Bouchercon is the world's foremost mystery fan convention (sorry other ones, Bcon IS the cat's pjs)
I've attended many of these cons over the years and each year I learn something. The year I went to Indianapolis I learned not to take any work. I was gone from the festivities for so long (working on a line edit) that my clients sent a recon team to make sure I was still alive.
In San Francisco we all learned to make sure the bar would be open past ten.
This year we really learned the hard way that walking uphill to the convention center from the closest hotel was a bad idea. Several regular attendees who have limited mobility were restricted from full full participation and that's so not-cool. Even otherwise able-bodied folks who'd had injuries and were using canes during recuperation found the back and forth to be very difficult.
And I'll probably back down on this one but right now I'm forswearing attending any Bcon that doesn't have a hotel attached to the convention center. Not being able to run up to my room for some down time, or to drop a bag o'books, or check my email ended up being exhausting to the point I had to miss a big chunk of Saturday.
And someone always has to learn the hard way that getting drunk and trash talking an author is a fast way to land in purgatory forever. One thing I know from attending a bunch of these is that there may be 3000 people there, but we all know each other. (This wasn't me or any of the Fabulosity)
There were some real highlights as well:
Katrina Holm moderating the "Don't Ask Me Why: my characters have a life of their own" panel was pure joy. She'd clearly spent time doing careful preparation. She was not only familiar with the authors, she was familiar with most of their books. She asked interesting and innovative questions. At the end of the panel I wanted to buy and read ALL the books by the authors. That's gold for an author.
Dana Haynes doing an author choice segment on getting from start to finish in a novel was eye-opening. I know Dana's a talented writer: he's my client! But I'd never seen him teach a class and I'd really never heard him talk about his writing process. At the close of the 30 minutes I'd learned more than a few things and I have made it my mission to get him in front of more writers. He was great! If you don't believe me, ask any of the 20 or so people who were there too.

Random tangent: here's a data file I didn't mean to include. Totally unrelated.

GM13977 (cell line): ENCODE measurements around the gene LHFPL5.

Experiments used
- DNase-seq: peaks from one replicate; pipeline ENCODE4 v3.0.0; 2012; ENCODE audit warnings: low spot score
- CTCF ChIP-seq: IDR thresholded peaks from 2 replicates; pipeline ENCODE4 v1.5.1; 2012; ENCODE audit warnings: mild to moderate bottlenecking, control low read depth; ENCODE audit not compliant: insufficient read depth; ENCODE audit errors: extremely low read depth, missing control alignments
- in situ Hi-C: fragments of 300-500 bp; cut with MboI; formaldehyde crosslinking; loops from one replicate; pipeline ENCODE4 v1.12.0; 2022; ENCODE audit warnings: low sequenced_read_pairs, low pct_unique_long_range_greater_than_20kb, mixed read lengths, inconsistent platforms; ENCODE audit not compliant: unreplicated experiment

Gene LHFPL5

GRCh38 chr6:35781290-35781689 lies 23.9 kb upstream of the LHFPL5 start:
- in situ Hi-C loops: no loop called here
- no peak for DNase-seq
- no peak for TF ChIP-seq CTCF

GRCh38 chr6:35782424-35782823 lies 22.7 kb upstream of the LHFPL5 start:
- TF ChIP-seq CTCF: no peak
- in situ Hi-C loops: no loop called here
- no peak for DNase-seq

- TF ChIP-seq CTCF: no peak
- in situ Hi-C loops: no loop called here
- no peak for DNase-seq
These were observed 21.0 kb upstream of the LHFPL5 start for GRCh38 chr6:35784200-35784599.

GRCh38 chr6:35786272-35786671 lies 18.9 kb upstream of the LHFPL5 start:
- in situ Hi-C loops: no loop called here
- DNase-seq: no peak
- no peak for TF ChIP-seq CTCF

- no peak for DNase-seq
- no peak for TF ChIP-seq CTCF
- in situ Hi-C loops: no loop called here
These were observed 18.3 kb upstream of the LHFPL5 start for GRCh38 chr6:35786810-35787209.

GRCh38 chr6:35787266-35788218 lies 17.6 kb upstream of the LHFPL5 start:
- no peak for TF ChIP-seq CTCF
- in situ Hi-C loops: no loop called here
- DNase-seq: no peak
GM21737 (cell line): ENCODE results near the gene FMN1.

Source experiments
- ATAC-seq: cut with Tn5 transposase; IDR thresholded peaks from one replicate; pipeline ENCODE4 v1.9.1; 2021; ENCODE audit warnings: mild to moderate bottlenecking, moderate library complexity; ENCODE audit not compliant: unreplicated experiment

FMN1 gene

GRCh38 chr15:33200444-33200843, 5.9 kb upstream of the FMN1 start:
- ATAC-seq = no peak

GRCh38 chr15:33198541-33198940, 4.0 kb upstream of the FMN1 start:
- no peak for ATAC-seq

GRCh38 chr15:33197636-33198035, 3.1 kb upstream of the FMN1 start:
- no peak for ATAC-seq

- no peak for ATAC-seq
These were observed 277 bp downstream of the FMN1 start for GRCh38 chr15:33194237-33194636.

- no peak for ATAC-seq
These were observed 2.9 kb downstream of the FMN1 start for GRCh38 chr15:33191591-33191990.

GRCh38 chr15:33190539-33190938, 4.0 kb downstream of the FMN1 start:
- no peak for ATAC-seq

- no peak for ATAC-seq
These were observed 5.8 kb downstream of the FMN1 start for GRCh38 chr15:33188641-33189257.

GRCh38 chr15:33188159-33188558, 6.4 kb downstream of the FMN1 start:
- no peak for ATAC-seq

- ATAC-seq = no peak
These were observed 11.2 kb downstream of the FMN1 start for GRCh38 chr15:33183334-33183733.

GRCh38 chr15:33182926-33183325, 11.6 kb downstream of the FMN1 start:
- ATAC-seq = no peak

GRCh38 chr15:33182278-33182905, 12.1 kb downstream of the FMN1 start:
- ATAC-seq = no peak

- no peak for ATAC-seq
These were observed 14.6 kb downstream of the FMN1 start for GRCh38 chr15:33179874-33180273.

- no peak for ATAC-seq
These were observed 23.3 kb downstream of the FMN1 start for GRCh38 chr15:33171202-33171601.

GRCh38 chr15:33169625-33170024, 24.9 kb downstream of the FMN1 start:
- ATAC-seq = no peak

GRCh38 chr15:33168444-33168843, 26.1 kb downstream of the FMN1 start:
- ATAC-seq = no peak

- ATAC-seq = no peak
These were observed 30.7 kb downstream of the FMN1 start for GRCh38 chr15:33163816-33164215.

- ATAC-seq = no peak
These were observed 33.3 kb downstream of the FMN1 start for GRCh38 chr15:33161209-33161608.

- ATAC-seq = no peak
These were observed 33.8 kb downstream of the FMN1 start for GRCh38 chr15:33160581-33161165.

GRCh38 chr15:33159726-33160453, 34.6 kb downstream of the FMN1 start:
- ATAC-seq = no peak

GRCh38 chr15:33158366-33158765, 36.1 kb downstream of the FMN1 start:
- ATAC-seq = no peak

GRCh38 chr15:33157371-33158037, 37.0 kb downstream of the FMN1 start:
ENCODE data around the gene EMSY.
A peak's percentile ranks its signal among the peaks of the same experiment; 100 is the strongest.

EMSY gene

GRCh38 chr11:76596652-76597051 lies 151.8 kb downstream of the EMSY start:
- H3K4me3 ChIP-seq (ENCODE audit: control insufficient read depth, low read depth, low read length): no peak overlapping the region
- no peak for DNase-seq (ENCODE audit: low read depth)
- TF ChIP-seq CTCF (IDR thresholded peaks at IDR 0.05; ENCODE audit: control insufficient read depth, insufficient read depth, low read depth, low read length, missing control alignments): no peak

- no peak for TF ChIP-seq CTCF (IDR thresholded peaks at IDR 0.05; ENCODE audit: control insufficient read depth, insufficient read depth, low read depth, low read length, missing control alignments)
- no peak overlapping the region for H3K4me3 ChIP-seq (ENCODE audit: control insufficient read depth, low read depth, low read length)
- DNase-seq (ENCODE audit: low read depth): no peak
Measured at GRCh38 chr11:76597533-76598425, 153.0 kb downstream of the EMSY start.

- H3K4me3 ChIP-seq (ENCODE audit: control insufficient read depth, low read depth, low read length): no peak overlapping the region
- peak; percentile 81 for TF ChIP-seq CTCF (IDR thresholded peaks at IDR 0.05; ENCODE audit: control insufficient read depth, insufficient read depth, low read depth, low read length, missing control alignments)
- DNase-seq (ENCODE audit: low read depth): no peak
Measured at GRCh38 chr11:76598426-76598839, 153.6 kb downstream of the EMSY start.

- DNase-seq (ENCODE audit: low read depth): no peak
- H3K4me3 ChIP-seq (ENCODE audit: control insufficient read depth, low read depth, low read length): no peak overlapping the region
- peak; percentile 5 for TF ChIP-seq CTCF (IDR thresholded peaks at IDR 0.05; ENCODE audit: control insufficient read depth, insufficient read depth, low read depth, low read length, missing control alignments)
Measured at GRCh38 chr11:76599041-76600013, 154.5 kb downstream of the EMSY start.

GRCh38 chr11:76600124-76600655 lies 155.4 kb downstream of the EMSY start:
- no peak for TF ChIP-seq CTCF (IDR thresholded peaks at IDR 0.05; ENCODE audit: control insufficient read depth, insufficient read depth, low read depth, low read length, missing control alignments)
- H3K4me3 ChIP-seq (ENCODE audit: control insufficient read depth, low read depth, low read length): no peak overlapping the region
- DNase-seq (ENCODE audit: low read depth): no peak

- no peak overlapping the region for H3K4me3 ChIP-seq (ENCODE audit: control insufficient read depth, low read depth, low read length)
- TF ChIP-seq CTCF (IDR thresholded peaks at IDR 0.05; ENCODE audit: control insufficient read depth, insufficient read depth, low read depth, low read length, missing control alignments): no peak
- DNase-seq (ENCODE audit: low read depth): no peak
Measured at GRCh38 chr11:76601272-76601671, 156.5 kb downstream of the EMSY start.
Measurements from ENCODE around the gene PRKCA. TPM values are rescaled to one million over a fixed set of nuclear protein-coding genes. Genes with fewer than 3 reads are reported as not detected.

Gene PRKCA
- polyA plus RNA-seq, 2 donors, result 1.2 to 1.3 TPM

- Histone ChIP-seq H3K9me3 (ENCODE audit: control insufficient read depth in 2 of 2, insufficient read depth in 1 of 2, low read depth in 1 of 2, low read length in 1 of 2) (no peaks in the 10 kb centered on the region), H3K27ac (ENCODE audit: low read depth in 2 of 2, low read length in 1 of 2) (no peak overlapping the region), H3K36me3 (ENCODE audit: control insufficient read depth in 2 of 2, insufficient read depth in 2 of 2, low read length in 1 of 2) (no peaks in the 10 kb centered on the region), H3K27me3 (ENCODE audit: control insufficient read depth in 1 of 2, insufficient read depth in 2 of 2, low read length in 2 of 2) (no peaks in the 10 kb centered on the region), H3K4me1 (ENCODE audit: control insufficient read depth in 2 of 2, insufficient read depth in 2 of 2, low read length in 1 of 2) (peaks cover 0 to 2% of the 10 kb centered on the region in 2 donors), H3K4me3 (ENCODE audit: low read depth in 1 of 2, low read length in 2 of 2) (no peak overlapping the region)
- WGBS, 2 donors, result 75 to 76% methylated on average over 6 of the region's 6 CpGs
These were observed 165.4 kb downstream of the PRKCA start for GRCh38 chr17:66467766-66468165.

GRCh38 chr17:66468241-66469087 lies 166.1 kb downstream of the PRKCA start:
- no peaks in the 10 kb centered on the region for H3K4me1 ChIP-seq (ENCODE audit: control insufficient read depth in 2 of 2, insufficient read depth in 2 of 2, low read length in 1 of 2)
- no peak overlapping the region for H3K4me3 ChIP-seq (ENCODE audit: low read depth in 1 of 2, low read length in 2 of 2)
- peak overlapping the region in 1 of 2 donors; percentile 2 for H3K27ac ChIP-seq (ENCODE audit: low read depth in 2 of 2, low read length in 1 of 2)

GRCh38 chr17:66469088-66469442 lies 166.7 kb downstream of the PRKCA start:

Josh Stallings. My pal Chris Holm plied me with liquor on the first night and mentioned Josh's memoir and his novels. I just happened to see Josh pass by in the hall at the end of a panel the next day. I waylaid him and mentioned Chris's rave review. Josh had a copy of his memoir which I was glad to take and read. It gave me great pleasure to flummox him enough that he could not remember his email address. Tormenting writers...the highlight of my day.
Laura Lippman. One of the stars of the mystery writing community of course, but you'd never know it from hanging out with her. She's fun and approachable and genuine. I was talking to her about shoes (of course) with two other people. A fan came by, paused briefly, then turned away. Laura immediately reached out to reel her back and include her in the conversation. I admire Laura tremendously. It doesn't hurt that she's an amazing writer to boot!
Gilbert King. Oh my dear godiva, I may have sprung a lung shrieking with delight to meet him. Gilbert King is the author of Devil in the Grove and if you haven't read it, go buy it immediately. I think every person in America should read this book. I may have said that so often this weekend that people think I have a stake in that book but I don't. Farley Chase is Gil's agent and he's brilliant.
Charles Benoit. A bunch of us were lounging on the bar couches when I spied a man who was clearly a writer but sitting by himself. Are you here for Bouchercon I inquired. Well, yes he was. And what is your name I asked? Charles Benoit. Well! I recognize that name and readers of this blog should too. "Did you write a book called YOU?" I asked. No sooner had he said yes than the estimable Brooks Sherman leaped to his feet, thrust an elbow in my path, shook Charles Benoit's hand and extolled the virtues of YOU for five minutes. Wait! I shrieked, WAIT! I loved that book TOO! No matter, I was roadkill on this lovefest. Those two became bosom buddies and I was left to swill my drink.
But the moment that was utterly surreal tops it all. A total stranger walked up and hugged me. Now, I"m not sure if blog readers know this but my friends and clients all do: Do.Not.Hug.The.Shark is a standard practice here. I don't like it, and I don't do it. To have a total stranger come up and embrace me was so odd that I thought perhaps she'd confused me with someone else. Next year, I'm bringing a purse size cattle prod just in case.
And next year is in Long Beach, California. Time to register, make your hotel reservations and clear your calendar!